By Jonathan Saltzman, Globe Staff
Modern Continental Corp., the largest Big Dig contractor, pleaded guilty today to 39 federal charges stemming from overbilling and construction defects on the project, but prosecutors dropped 10 other charges that had alleged the company was to blame for the disastrous 2006 collapse of the ceiling of the Interstate 90 tunnel.
Lawyers for Modern Continental hailed the decision by the US Attorney's Office to drop all charges stemming from the accident that killed motorist Milena Del Valle. They said the collapse occurred because a New York company supplied the wrong epoxy for ceiling panels, not because of poor workmanship by Modern Continental.
"The epoxy didn't work, and Modern Continental had nothing to do with selecting the epoxy," said Michael J. Connolly, a Boston lawyer who represented the company at the brief change-of-plea hearing in US District Court in Boston. "We believe that the US Attorney's Office brought charges that it could not possibly prove."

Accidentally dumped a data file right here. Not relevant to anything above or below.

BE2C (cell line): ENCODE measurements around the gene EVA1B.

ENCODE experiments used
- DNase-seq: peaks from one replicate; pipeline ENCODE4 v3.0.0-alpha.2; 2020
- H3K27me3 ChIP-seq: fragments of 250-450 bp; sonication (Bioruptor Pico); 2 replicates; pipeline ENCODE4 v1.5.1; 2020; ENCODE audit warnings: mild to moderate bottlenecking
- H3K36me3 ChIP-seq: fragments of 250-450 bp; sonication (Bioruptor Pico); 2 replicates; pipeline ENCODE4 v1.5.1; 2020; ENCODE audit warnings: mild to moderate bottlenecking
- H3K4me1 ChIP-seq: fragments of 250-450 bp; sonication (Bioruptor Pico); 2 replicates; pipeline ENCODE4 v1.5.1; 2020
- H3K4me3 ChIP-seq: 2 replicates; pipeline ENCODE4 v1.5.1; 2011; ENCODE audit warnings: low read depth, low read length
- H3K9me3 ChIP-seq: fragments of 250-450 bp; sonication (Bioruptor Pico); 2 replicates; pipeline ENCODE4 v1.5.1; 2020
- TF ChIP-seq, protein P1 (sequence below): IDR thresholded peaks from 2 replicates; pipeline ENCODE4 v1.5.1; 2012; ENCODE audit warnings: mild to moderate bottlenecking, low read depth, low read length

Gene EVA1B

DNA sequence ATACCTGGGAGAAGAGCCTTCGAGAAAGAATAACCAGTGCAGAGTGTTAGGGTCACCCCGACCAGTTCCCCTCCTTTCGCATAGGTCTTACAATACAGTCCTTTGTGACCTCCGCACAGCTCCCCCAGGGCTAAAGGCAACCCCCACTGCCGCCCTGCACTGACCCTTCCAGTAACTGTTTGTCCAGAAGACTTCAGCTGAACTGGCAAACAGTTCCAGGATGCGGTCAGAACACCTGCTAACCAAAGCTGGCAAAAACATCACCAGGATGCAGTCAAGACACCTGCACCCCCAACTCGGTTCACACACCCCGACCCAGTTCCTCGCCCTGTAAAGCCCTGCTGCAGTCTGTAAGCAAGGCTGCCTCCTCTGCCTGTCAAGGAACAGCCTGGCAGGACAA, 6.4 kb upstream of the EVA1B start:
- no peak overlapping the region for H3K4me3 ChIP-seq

Prosecutors were not immediately available for comment.
Powers Fasteners Inc., the Brewster, N.Y., epoxy vendor referred to by Connolly, agreed to pay Massachusetts and Boston $16 million in December to resolve criminal charges filed against it by Attorney General Martha Coakley in the fatal ceiling collapse. In exchange, her prosecutors agreed to drop a manslaughter charge against Powers, the only company to face state criminal charges in the disaster.
During today's hearing before District Court Judge Douglas Woodlock, Modern Continental pleaded guilty to one count of making false statements in documents about flaws in a concrete panel in the wall of the Thomas P. O'Neill Jr. Tunnel. Defects in the panel caused the wall to burst open in 2004, allowing 300 gallons of water a minute to gush into the road.
The company pleaded guilty to 38 charges of making false statements and submitting phony time and materials slips on the project. Modern Continental admitted it overbilled the project by about $167,000 over 15 years by claiming pay for workers classified as experienced journeymen, when they were in fact apprentices.
Modern Continental faces criminal fines of up to $500,000 on each of the 39 counts to which it pleaded guilty, or about $20 million, lawyers for the company said.
But Modern Continental's lawyers noted that the company sought the shelter of the US Bankruptcy Court three days after it was criminally charged last June. They said the company has no money to pay fines.
"We believe the government will recover nothing in regard to this conviction," Connolly said
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